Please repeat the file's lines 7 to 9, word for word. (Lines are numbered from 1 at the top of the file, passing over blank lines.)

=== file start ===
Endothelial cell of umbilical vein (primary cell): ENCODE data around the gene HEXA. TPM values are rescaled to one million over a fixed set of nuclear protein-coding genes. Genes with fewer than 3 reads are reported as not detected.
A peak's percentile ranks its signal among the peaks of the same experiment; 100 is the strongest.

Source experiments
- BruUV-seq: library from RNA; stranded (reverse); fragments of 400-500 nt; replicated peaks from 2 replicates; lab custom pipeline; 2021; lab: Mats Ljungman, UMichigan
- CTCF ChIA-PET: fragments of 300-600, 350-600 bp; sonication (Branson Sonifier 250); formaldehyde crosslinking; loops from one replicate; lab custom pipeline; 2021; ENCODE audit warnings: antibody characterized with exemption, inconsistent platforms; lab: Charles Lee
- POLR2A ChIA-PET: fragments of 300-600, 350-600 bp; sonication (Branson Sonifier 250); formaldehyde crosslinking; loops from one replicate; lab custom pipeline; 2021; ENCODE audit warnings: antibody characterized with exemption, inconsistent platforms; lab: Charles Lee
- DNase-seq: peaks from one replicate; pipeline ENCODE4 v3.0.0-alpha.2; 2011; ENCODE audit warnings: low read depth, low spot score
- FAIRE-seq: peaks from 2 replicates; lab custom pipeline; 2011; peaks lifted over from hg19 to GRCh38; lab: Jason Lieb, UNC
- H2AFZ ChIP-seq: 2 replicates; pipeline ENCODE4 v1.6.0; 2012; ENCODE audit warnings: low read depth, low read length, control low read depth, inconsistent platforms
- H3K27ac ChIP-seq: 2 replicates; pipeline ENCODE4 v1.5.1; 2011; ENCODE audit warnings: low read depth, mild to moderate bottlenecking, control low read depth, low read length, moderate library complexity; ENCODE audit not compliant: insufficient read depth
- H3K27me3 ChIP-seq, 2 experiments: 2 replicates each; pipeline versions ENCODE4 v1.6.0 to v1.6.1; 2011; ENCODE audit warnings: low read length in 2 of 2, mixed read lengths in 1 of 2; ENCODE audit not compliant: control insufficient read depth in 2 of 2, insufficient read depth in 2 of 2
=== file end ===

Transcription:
- DNase-seq: peaks from one replicate; pipeline ENCODE4 v3.0.0-alpha.2; 2011; ENCODE audit warnings: low read depth, low spot score
- FAIRE-seq: peaks from 2 replicates; lab custom pipeline; 2011; peaks lifted over from hg19 to GRCh38; lab: Jason Lieb, UNC
- H2AFZ ChIP-seq: 2 replicates; pipeline ENCODE4 v1.6.0; 2012; ENCODE audit warnings: low read depth, low read length, control low read depth, inconsistent platforms